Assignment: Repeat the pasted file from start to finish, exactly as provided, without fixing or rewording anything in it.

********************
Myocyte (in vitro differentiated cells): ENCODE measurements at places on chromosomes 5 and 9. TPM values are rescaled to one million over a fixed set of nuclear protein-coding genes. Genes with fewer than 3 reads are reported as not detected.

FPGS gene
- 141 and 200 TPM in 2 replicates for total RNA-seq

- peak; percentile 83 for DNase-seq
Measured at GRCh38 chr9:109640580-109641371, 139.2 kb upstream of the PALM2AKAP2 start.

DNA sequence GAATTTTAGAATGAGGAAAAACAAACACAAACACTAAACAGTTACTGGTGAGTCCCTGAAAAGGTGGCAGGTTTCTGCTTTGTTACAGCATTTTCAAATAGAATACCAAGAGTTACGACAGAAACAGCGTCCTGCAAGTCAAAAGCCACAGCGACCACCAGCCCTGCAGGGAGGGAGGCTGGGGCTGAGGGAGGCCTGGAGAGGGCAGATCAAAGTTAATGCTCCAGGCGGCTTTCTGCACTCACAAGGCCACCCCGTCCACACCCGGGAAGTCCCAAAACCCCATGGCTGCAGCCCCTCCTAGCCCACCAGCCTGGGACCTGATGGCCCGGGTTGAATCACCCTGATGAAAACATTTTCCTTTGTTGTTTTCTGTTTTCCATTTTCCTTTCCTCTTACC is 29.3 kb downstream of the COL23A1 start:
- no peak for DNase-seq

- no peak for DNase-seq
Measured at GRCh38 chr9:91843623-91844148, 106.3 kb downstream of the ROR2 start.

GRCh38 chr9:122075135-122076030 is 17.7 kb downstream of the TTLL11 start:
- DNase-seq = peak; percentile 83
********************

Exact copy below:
Myocyte (in vitro differentiated cells): ENCODE measurements at places on chromosomes 5 and 9. TPM values are rescaled to one million over a fixed set of nuclear protein-coding genes. Genes with fewer than 3 reads are reported as not detected.

FPGS gene
- 141 and 200 TPM in 2 replicates for total RNA-seq

- peak; percentile 83 for DNase-seq
Measured at GRCh38 chr9:109640580-109641371, 139.2 kb upstream of the PALM2AKAP2 start.

DNA sequence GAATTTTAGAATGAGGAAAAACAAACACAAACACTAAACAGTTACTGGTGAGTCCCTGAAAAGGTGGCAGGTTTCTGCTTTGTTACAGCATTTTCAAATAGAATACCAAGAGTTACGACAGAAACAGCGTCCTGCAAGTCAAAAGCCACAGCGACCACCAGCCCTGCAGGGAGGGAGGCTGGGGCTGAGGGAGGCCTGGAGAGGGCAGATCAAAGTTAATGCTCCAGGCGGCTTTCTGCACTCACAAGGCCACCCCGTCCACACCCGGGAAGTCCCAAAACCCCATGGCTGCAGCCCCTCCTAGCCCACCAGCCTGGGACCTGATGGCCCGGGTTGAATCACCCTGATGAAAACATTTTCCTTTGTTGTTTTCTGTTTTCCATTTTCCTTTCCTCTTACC is 29.3 kb downstream of the COL23A1 start:
- no peak for DNase-seq

- no peak for DNase-seq
Measured at GRCh38 chr9:91843623-91844148, 106.3 kb downstream of the ROR2 start.

GRCh38 chr9:122075135-122076030 is 17.7 kb downstream of the TTLL11 start:
- DNase-seq = peak; percentile 83